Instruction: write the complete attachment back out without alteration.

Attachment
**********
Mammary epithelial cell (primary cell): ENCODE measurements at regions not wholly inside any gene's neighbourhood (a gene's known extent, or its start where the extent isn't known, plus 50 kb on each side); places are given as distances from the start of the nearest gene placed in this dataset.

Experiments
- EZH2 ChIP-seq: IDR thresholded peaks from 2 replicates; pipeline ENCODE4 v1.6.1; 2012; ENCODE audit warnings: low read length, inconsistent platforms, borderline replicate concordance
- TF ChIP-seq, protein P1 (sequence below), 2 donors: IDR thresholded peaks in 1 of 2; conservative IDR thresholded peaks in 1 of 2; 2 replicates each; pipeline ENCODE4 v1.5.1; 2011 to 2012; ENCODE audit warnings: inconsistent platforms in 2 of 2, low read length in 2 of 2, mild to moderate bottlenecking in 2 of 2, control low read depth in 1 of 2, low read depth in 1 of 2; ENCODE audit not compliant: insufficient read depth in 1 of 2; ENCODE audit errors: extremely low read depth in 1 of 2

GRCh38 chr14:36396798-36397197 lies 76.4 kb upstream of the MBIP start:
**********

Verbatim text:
Mammary epithelial cell (primary cell): ENCODE measurements at regions not wholly inside any gene's neighbourhood (a gene's known extent, or its start where the extent isn't known, plus 50 kb on each side); places are given as distances from the start of the nearest gene placed in this dataset.

Experiments
- EZH2 ChIP-seq: IDR thresholded peaks from 2 replicates; pipeline ENCODE4 v1.6.1; 2012; ENCODE audit warnings: low read length, inconsistent platforms, borderline replicate concordance
- TF ChIP-seq, protein P1 (sequence below), 2 donors: IDR thresholded peaks in 1 of 2; conservative IDR thresholded peaks in 1 of 2; 2 replicates each; pipeline ENCODE4 v1.5.1; 2011 to 2012; ENCODE audit warnings: inconsistent platforms in 2 of 2, low read length in 2 of 2, mild to moderate bottlenecking in 2 of 2, control low read depth in 1 of 2, low read depth in 1 of 2; ENCODE audit not compliant: insufficient read depth in 1 of 2; ENCODE audit errors: extremely low read depth in 1 of 2

GRCh38 chr14:36396798-36397197 lies 76.4 kb upstream of the MBIP start: